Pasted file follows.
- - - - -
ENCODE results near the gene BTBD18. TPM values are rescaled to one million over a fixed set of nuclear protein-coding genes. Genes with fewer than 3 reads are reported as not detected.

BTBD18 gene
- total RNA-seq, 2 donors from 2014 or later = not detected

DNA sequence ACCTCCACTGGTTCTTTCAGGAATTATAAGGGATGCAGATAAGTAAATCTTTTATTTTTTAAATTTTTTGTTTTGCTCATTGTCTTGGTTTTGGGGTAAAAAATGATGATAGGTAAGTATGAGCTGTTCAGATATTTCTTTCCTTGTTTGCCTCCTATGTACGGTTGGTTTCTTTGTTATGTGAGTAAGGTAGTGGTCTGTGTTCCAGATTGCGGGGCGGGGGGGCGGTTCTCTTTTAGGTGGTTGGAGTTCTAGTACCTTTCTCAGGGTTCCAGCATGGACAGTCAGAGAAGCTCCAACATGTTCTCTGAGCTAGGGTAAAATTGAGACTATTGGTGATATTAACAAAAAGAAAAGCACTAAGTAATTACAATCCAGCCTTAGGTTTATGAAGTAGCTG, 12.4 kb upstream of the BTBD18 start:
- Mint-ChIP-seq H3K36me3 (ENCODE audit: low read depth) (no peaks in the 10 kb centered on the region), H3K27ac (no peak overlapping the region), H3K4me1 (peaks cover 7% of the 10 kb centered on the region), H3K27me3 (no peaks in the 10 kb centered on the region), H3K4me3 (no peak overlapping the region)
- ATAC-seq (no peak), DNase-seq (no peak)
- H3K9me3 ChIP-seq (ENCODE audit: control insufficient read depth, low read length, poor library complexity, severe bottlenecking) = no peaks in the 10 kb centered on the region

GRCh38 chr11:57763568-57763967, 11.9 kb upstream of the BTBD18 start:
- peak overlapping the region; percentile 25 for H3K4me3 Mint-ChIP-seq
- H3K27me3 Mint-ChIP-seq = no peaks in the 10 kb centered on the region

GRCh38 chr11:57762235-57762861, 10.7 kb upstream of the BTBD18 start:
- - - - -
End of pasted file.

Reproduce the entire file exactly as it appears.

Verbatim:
ENCODE results near the gene BTBD18. TPM values are rescaled to one million over a fixed set of nuclear protein-coding genes. Genes with fewer than 3 reads are reported as not detected.

BTBD18 gene
- total RNA-seq, 2 donors from 2014 or later = not detected

DNA sequence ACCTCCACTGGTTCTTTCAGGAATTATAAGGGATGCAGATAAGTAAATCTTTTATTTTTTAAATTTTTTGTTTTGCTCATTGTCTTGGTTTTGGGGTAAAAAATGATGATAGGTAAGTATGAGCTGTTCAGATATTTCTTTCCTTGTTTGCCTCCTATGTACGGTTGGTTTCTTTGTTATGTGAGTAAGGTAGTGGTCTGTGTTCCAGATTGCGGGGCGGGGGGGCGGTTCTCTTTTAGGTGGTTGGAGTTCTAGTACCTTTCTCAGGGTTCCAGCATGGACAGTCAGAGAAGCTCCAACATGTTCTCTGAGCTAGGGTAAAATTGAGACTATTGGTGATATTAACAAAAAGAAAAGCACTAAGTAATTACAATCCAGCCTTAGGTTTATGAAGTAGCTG, 12.4 kb upstream of the BTBD18 start:
- Mint-ChIP-seq H3K36me3 (ENCODE audit: low read depth) (no peaks in the 10 kb centered on the region), H3K27ac (no peak overlapping the region), H3K4me1 (peaks cover 7% of the 10 kb centered on the region), H3K27me3 (no peaks in the 10 kb centered on the region), H3K4me3 (no peak overlapping the region)
- ATAC-seq (no peak), DNase-seq (no peak)
- H3K9me3 ChIP-seq (ENCODE audit: control insufficient read depth, low read length, poor library complexity, severe bottlenecking) = no peaks in the 10 kb centered on the region

GRCh38 chr11:57763568-57763967, 11.9 kb upstream of the BTBD18 start:
- peak overlapping the region; percentile 25 for H3K4me3 Mint-ChIP-seq
- H3K27me3 Mint-ChIP-seq = no peaks in the 10 kb centered on the region

GRCh38 chr11:57762235-57762861, 10.7 kb upstream of the BTBD18 start: